Varathan’s distribution was handled by Amal himself, through his distribution house A&A, which he runs jointly with Ustad Hotel-director Anwar Rasheed. The company had previously backed films like Parava, Bangalore Days, Premam, and Iyobinte Pusthakam. “We did what we always used to do. Nothing more, nothing less. You see, we are ignorant about all this ‘100 crore’ marketing. So far, we have only heard about ‘100 crore’ or ‘1000 crore’, but has anyone actually seen it?” he laughs.
One of the biggest surprises of this year was Mridul Nair’s B.Tech, which ran for more than 60 days. The film, which upon initial glance seemed like a typical campus entertainer, successfully established an emotional connect with audiences by exploring some ‘picked from the headlines’ issues in its second half.
“It was in the Malabar areas that the film drew the maximum crowd on opening day, and then started to pick up in other areas by day 3. Also, one factor that worked to our advantage was that we didn’t have any major competition to speak of, with the exception of Lijo Jose Pellissery’s Ee Ma Yau. But in spite of that, we still managed to do well,” says Mridul.
Marketing a dark film like Joseph was a real challenge, says the film’s writer Shahi Kabir. “First of all, there was no star value. We had to rely on word-of-mouth to do the trick. It was only after the first five days that the film began to pick up.”
The Joseph team had initially planned a preview show but then dropped it due to insufficient time. On the film’s promotional strategy, Shahi says, “We wanted the initial teaser to reflect the freshness of the narrative. It’s a simple investigation thriller devoid of any over-the-top, unrealistic elements and this is exactly what we wanted to convey through the promos.”
As Joju George was playing a leading man for the first time, it was a much bigger challenge to bring the film to the attention of the B and C crowds who’d rather spend their money on superstar films. “The initial online reviews—from the multiplex crowd—and the subsequent word-of-mouth publicity take a minimum of two weeks to reach everywhere. By the time that happens, the film is on the verge of being pulled from theatres. When the Christmas releases arrived, some theatres terminated Joseph’s run just when it was beginning to pick up,” says Shahi.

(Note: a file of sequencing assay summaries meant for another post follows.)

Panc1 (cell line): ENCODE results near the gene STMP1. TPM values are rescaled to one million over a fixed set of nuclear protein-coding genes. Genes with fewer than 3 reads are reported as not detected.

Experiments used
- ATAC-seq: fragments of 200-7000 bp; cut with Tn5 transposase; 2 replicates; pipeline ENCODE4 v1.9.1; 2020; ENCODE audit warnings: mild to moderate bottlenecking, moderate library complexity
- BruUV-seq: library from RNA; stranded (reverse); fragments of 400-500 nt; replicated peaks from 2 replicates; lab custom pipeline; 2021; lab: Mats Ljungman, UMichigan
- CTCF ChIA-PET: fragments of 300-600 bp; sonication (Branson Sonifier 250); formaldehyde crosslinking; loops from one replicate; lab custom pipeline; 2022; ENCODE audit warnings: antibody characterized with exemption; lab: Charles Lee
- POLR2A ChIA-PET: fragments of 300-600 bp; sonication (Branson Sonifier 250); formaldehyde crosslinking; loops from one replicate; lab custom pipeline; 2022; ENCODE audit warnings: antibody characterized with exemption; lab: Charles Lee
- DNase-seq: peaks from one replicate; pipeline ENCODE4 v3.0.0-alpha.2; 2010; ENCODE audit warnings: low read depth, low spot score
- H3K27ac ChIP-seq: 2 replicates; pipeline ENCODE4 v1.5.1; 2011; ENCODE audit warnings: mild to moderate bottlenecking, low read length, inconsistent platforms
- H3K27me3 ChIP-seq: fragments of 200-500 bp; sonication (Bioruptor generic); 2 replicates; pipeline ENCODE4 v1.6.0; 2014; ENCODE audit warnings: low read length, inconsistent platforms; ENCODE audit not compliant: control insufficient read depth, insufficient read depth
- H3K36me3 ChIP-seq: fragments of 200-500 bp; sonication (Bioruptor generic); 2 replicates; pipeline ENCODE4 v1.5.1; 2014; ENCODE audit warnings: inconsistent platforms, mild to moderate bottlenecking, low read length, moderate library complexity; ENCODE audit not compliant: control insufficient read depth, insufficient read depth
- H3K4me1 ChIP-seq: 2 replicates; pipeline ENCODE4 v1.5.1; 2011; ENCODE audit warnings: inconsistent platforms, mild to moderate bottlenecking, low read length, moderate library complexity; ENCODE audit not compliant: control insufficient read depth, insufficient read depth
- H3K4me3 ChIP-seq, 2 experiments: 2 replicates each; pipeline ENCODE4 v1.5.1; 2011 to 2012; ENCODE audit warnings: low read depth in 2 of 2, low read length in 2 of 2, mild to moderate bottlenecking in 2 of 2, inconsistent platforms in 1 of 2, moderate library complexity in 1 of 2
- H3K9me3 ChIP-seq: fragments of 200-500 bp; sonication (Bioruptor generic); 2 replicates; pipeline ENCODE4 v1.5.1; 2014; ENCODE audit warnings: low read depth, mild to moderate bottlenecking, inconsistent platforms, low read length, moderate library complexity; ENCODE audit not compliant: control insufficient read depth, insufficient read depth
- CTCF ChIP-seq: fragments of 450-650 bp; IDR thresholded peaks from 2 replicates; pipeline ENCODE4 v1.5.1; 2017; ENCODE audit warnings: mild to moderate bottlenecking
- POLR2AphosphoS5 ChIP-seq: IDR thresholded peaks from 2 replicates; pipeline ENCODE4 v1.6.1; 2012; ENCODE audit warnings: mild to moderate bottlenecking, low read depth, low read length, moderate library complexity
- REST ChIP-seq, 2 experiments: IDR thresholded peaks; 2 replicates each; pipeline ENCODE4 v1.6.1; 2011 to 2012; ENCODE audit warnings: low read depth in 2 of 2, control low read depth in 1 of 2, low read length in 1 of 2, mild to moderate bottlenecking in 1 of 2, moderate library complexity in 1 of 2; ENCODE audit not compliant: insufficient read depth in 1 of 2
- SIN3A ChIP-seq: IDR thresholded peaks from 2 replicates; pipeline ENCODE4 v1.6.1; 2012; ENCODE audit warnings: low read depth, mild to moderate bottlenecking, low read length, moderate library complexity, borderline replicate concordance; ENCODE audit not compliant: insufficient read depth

Director Fellini TP, who helmed the biggest hit of Tovino Thomas’ career, Theevandi, tells us that low-profile marketing was what the team had in mind right from the beginning. “First, the Jeevamshamayi song clicked with everyone. But then the release date got pushed several times, and we decided to release the promo material intermittently with some breathing space in between. We released a teaser on Father’s Day, followed by another hit song just before release. It wouldn’t make sense to create insanely high expectations for a film so small and simple, and so we set aside only a minimal marketing budget for it,” explains Fellini.
Theevandi was the first Malayalam film to release after Kerala was relieved of the floods, and audiences were eager to go to the movies again. Everyone wanted to see a light-hearted film after a dark phase, and Theevandi turned out to be the perfect antidote. Naturally, this resulted in high occupancy. However, in the following weeks, other postponed films were released one after the other. This posed a serious challenge, says Fellini. “Though the word-of-mouth was strong, we had fresh promo material ready to help us stay relevant. But everything worked out well in the end.”